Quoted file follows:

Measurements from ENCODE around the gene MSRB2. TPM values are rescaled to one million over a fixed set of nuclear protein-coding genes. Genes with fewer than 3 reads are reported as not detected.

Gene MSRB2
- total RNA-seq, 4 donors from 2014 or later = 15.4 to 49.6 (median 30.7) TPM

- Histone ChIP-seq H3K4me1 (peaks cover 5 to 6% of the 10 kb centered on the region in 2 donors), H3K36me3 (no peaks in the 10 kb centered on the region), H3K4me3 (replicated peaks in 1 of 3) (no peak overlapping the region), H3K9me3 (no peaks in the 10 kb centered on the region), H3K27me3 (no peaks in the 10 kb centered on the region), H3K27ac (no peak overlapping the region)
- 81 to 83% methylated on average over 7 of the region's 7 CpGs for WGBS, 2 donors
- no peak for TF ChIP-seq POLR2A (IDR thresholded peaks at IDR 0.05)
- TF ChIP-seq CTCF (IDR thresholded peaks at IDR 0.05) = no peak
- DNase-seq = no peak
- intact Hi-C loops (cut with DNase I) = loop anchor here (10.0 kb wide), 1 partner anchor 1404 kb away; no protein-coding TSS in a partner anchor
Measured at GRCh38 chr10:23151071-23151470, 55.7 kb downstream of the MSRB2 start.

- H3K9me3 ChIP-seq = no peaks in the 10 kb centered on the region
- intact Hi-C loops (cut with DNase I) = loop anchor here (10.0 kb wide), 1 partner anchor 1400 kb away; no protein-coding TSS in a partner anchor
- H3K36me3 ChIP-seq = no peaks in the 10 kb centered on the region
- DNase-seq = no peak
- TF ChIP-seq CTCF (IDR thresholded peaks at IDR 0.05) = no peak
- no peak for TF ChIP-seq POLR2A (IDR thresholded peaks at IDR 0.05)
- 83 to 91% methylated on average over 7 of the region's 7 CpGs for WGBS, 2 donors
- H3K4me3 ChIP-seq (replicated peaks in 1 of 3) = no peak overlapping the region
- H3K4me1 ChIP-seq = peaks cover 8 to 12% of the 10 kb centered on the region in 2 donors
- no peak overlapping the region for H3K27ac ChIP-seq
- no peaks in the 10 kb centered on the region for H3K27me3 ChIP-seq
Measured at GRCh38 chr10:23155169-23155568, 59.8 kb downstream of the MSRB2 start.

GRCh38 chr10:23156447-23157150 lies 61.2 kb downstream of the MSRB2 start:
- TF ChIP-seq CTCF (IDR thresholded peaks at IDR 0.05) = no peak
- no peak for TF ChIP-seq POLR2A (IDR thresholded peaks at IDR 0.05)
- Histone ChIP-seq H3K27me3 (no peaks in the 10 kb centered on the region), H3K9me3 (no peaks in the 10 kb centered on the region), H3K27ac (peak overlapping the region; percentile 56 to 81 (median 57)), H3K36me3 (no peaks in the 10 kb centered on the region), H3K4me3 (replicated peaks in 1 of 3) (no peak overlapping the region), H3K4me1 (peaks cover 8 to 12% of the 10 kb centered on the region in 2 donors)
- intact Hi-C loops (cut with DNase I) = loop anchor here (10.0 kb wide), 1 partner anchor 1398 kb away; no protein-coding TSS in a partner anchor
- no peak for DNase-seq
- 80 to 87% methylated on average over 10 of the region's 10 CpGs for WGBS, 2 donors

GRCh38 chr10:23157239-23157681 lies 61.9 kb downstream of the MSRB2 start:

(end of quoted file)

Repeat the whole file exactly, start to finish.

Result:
Measurements from ENCODE around the gene MSRB2. TPM values are rescaled to one million over a fixed set of nuclear protein-coding genes. Genes with fewer than 3 reads are reported as not detected.

Gene MSRB2
- total RNA-seq, 4 donors from 2014 or later = 15.4 to 49.6 (median 30.7) TPM

- Histone ChIP-seq H3K4me1 (peaks cover 5 to 6% of the 10 kb centered on the region in 2 donors), H3K36me3 (no peaks in the 10 kb centered on the region), H3K4me3 (replicated peaks in 1 of 3) (no peak overlapping the region), H3K9me3 (no peaks in the 10 kb centered on the region), H3K27me3 (no peaks in the 10 kb centered on the region), H3K27ac (no peak overlapping the region)
- 81 to 83% methylated on average over 7 of the region's 7 CpGs for WGBS, 2 donors
- no peak for TF ChIP-seq POLR2A (IDR thresholded peaks at IDR 0.05)
- TF ChIP-seq CTCF (IDR thresholded peaks at IDR 0.05) = no peak
- DNase-seq = no peak
- intact Hi-C loops (cut with DNase I) = loop anchor here (10.0 kb wide), 1 partner anchor 1404 kb away; no protein-coding TSS in a partner anchor
Measured at GRCh38 chr10:23151071-23151470, 55.7 kb downstream of the MSRB2 start.

- H3K9me3 ChIP-seq = no peaks in the 10 kb centered on the region
- intact Hi-C loops (cut with DNase I) = loop anchor here (10.0 kb wide), 1 partner anchor 1400 kb away; no protein-coding TSS in a partner anchor
- H3K36me3 ChIP-seq = no peaks in the 10 kb centered on the region
- DNase-seq = no peak
- TF ChIP-seq CTCF (IDR thresholded peaks at IDR 0.05) = no peak
- no peak for TF ChIP-seq POLR2A (IDR thresholded peaks at IDR 0.05)
- 83 to 91% methylated on average over 7 of the region's 7 CpGs for WGBS, 2 donors
- H3K4me3 ChIP-seq (replicated peaks in 1 of 3) = no peak overlapping the region
- H3K4me1 ChIP-seq = peaks cover 8 to 12% of the 10 kb centered on the region in 2 donors
- no peak overlapping the region for H3K27ac ChIP-seq
- no peaks in the 10 kb centered on the region for H3K27me3 ChIP-seq
Measured at GRCh38 chr10:23155169-23155568, 59.8 kb downstream of the MSRB2 start.

GRCh38 chr10:23156447-23157150 lies 61.2 kb downstream of the MSRB2 start:
- TF ChIP-seq CTCF (IDR thresholded peaks at IDR 0.05) = no peak
- no peak for TF ChIP-seq POLR2A (IDR thresholded peaks at IDR 0.05)
- Histone ChIP-seq H3K27me3 (no peaks in the 10 kb centered on the region), H3K9me3 (no peaks in the 10 kb centered on the region), H3K27ac (peak overlapping the region; percentile 56 to 81 (median 57)), H3K36me3 (no peaks in the 10 kb centered on the region), H3K4me3 (replicated peaks in 1 of 3) (no peak overlapping the region), H3K4me1 (peaks cover 8 to 12% of the 10 kb centered on the region in 2 donors)
- intact Hi-C loops (cut with DNase I) = loop anchor here (10.0 kb wide), 1 partner anchor 1398 kb away; no protein-coding TSS in a partner anchor
- no peak for DNase-seq
- 80 to 87% methylated on average over 10 of the region's 10 CpGs for WGBS, 2 donors

GRCh38 chr10:23157239-23157681 lies 61.9 kb downstream of the MSRB2 start: